“When I first put it on, it was awkward,” said Jerry. “When placed on the right sleeve it is considered a combat patch. Which meant you spent at least 30 days in an eminent danger zone. “The Right Way is the Army Way,” according to Jerry.
Two Tours of Afghanistan
“I spent the next seven years at Fort Campbell with the 101st Airborne and I was taught one thing, “HOW TO KILL.” Seven years of hard training. They taught us how to kill with small arms, anti-tank weapons and AT-4s. We learned how to channel the enemy into a certain point. We learned the correct use of air assets and using them for anti-IED’s. Everybody wants to kill us, so we have to kill them first. Physical strength is very important. We would carry fuel cans loaded with water and we would just run with them. If we had to move logs or wood we would learn how to flip that telephone pole. Mental strength is very important. History of the 101st is very important. I was pseudo-intelligence. I had to go to a lot of meetings on weapons and briefings. I briefed a British Captain who had an extremely deep accent. So, I was talking about a bend in the road. We all knew that a bend in the road is IED Heaven. I started explaining to him how common this was and he started to chew me up and down. My first Sargent came over and said, ”J-Dub I knew exactly what you meant so don’t let this get you down.”
We would sometimes spend eight straight hours of stress shooting, both during the day and night. We had to learn how to wear full body armor correctly and how to handle prisoners. We were also taught how to clear houses. We did a huge amount of that.
The 101st can be anywhere on the globe in 72-hours. With the helicopters today, we can be dropped all over the world.
There were rumors we were going to be sent to Afghanistan. The first Sargent came to me and said you are very important to the company, you are very important to me. He said you have an option, you have a year or so left. He said I want you to go to Afghanistan. I said for you, I will go. It was 2010.
I landed in Bravo Company, 502nd in Afghanistan in infantry. I was in the 101st from 2007 thru 2012,” Jerry said.
“We flew into Kurdistan to a civilian airport. I was going as light infantry. We were on standby to fly into Kandahar Airfield on a C-130.
We arrived at the Airfield and headed over to a large hangar. We hear this voice come over the loud speaker, Incoming missiles, prepare for impact, incoming missiles prepare for impact.
We are the 101st, can’t nobody hurt us. We are here to square this place away. We are here to kill the Taliban. We are here to catch Mullah Omar and we are going to make this place a Democracy.
I was a highly trained killer at this point and very accurate with small arms and using air assets. I was highly trained to figure out who the bad guys were.
That was very difficult in Afghanistan, because you could be talking to a farmer who says we love Americans blah, blah, blah and the next day he is planting an IED. We went out on ops to learn how to interact with the locals. We learned about the IED’s, the explosives.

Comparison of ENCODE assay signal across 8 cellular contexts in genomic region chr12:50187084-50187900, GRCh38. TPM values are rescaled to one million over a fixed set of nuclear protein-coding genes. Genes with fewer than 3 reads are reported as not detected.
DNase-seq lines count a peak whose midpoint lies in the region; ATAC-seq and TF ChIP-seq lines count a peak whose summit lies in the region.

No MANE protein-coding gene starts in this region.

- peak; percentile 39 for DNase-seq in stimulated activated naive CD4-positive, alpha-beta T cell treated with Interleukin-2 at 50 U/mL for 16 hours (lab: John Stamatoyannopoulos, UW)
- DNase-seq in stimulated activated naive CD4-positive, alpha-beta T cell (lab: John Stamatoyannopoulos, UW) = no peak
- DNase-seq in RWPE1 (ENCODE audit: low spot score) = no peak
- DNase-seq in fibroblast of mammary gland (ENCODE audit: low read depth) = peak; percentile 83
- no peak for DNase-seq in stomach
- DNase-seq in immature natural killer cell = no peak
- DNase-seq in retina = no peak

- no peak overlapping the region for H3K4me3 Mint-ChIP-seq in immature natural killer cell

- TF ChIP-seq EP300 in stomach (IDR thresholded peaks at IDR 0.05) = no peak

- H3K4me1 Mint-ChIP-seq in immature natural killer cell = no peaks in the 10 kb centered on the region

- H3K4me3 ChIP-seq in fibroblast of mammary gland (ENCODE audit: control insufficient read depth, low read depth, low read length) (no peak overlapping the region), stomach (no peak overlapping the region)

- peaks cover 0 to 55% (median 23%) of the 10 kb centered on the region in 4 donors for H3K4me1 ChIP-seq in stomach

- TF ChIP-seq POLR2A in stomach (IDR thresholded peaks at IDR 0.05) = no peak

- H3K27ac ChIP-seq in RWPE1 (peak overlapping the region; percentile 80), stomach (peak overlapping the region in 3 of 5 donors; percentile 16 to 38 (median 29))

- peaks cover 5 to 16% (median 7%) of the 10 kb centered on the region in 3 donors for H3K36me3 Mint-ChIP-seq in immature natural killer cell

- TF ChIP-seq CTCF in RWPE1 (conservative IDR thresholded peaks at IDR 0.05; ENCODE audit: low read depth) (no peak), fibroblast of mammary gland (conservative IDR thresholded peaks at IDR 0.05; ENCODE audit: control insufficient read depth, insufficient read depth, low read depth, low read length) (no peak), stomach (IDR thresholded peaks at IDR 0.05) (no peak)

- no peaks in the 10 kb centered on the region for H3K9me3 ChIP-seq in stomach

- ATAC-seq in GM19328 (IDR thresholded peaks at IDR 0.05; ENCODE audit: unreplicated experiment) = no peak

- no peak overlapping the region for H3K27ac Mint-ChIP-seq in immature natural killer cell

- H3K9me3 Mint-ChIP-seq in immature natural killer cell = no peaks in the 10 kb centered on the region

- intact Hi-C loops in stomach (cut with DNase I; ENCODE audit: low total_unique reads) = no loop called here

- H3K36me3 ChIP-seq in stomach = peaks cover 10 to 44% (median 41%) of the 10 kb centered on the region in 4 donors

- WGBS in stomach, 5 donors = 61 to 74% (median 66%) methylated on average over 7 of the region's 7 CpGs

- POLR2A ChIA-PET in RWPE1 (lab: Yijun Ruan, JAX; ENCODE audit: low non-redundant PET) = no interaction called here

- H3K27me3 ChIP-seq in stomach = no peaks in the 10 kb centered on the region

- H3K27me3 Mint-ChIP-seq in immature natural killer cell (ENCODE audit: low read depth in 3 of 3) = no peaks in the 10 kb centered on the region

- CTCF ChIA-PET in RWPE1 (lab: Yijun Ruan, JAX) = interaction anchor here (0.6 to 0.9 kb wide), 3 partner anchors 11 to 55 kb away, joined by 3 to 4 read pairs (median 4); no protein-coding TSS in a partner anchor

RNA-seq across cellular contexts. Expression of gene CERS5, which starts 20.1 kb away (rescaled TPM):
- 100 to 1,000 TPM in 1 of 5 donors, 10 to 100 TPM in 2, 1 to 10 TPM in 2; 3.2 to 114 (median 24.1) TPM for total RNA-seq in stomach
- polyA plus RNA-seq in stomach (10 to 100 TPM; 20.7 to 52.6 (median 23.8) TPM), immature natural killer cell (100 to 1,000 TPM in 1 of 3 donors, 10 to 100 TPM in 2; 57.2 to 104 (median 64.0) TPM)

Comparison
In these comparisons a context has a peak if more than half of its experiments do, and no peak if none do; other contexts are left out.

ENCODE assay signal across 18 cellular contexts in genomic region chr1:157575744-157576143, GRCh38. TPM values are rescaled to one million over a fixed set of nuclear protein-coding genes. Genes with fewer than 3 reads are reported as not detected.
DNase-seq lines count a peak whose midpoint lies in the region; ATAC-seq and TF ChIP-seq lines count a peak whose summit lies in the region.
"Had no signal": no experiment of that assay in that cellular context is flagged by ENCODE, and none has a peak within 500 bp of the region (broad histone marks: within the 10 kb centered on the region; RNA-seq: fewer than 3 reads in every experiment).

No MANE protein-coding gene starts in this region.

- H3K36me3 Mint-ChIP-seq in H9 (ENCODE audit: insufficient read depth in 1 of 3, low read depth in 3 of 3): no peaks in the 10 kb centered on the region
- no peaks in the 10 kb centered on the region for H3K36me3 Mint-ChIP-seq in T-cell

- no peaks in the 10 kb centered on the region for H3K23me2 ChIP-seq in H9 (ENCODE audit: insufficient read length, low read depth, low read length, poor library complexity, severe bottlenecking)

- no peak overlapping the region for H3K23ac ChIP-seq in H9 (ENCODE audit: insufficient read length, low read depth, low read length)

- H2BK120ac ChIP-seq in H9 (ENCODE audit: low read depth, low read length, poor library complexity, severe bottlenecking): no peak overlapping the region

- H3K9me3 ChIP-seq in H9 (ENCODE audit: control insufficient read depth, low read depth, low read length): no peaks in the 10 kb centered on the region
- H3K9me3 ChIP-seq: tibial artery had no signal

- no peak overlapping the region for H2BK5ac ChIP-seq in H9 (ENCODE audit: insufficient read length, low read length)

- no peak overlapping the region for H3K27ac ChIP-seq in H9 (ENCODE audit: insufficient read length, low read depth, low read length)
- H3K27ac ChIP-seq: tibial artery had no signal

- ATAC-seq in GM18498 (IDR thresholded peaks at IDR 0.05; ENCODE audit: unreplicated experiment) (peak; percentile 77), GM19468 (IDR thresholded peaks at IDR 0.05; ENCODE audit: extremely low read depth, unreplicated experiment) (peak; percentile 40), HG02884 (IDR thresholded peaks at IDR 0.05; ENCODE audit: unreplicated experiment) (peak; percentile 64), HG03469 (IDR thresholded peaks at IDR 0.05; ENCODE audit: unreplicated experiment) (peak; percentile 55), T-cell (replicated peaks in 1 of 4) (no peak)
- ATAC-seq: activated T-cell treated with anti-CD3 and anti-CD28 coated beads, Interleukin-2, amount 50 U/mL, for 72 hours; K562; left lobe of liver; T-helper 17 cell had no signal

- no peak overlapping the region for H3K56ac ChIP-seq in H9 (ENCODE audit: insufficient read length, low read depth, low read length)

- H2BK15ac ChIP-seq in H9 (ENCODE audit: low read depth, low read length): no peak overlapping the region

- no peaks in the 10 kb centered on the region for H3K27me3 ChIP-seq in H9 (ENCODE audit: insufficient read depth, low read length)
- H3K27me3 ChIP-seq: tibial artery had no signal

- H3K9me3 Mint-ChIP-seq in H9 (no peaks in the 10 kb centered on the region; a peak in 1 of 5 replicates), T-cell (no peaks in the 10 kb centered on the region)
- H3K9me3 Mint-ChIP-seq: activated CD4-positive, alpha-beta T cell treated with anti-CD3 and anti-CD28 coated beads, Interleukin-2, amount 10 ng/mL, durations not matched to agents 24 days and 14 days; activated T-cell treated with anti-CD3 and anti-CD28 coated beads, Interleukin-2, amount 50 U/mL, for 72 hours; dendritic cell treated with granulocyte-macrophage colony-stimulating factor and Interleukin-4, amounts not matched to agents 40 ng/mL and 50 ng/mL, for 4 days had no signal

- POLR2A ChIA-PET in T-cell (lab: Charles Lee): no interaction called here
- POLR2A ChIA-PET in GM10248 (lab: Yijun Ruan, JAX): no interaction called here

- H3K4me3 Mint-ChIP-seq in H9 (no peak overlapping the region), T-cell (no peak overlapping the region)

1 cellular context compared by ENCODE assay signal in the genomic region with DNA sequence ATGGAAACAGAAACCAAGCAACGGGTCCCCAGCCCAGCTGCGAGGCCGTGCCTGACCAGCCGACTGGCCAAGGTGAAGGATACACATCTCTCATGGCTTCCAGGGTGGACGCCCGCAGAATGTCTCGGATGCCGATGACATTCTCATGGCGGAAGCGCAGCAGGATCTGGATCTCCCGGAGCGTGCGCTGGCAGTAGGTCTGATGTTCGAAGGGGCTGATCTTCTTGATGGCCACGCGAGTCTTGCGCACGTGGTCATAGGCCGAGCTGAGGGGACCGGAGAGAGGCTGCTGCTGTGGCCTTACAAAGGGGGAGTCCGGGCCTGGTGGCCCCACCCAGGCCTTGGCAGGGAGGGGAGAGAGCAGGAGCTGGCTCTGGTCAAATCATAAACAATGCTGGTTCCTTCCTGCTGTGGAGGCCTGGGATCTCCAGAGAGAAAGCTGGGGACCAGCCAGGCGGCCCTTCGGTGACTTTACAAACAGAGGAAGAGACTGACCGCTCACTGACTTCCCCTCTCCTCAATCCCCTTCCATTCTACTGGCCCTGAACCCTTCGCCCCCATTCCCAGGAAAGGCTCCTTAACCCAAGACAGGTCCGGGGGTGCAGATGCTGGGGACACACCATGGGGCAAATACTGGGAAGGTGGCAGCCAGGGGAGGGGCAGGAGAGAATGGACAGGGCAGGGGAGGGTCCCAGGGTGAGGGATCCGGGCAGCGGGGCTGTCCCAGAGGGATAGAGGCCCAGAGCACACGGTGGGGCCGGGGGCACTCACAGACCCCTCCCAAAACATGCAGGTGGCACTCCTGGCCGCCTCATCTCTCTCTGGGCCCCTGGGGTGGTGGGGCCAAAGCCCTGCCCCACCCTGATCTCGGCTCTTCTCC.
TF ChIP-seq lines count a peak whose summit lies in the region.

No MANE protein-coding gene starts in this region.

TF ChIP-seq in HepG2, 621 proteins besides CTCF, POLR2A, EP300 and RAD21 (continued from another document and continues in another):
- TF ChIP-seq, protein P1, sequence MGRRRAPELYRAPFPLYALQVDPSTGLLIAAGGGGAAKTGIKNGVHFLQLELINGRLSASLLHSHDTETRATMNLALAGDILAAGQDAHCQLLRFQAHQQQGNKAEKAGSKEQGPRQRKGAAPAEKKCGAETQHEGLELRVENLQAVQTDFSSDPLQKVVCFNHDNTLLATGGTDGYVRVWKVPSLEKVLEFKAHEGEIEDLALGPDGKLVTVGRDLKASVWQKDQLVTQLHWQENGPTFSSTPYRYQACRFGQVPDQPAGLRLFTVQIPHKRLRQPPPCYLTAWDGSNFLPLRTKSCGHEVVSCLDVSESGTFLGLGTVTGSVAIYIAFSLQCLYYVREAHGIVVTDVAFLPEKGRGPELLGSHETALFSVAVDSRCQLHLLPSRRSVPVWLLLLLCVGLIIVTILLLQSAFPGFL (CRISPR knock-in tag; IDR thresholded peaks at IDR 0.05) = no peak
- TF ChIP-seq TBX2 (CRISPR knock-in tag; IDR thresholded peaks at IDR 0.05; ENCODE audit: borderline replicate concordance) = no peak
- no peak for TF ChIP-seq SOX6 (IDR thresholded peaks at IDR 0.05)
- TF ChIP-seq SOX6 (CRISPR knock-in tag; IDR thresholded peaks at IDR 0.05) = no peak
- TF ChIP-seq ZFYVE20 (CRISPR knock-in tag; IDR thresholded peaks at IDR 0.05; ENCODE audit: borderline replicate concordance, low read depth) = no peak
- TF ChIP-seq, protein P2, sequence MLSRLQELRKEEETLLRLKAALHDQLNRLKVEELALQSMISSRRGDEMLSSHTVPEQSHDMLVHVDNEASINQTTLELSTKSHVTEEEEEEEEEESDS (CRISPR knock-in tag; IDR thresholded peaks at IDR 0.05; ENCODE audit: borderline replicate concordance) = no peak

We were in high pursuit of an asset named Mullah Omar who had one eye. We only had one picture of him. We were not considered Delta Force, Rangers, or Navy Seals . We were perceived as brothers to them.
If any of us say the sky is Purple, roger that, the sky is Purple. We were trained to work with everybody and everybody appreciates the 101. They know that we are just machines to kill and kill. We trained at Kandahar for about a week, hopped on another C-130 and head to a camp called FOB Wilson (Forward Operating Base). It is horrible. My best buddie catches pneumonia. It is 129 degrees when we hit the ground.
We were there to replace 10th Mountain Army Unit. Their job was to clear the land of IED’s and Taliban and to gather intel on the locals. They were also on the hunt for Mullah Omar. We started doing our patrols and interactions. Everyone was living in metal containers, what we called “Train Cars.” Some of these contained eight men living quarters.
I had no air conditioning in my container and stayed by myself. It took them several months to get my air conditioning working. In addition, I caught all the new soldiers.”
Kandahar and other bases around Iraq and Afghanistan relied heavily on HESCO Bastion or Barriers for protection.
The HESCO BASTION or Barrier is primarily used for flood control and military fortifications. Galvanized Hesco Bastion is made of a collapsible wire mesh container and heavy duty fabric liner, and used as a temporary to semi – permanent levee or blast wall against explosions or small-arms.
Below is an excerpt from an NPR war correspondent, David Gilkey, who was imbedded with Jerry’s Bravo Company, 101st outside Kandahar City in 2010.
https://www.npr.org/sections/pictureshow/2010/07/06/128334660/afghanfight (101st Bravo Company in Afghanistan)
Excerpts from UNDER FIRE, THE FIGHT HEATS UP IN AFGHANISTAN by David Gilkey NPR
NPR photographer David Gilkey has embedded with the 101st Airborne Division outside of Kandahar City in southern Afghanistan. The mission for American soldiers in this region is to cooperate with the Afghan National Army to secure the area — pushing out the Taliban and empowering locals to protect themselves. But that’s easier said than done.
The effort in Kandahar requires routine joint patrols throughout a 16-mile stretch of Taliban stronghold. The main, paved roads are laden with homemade explosive devices and thus too dangerous for travel.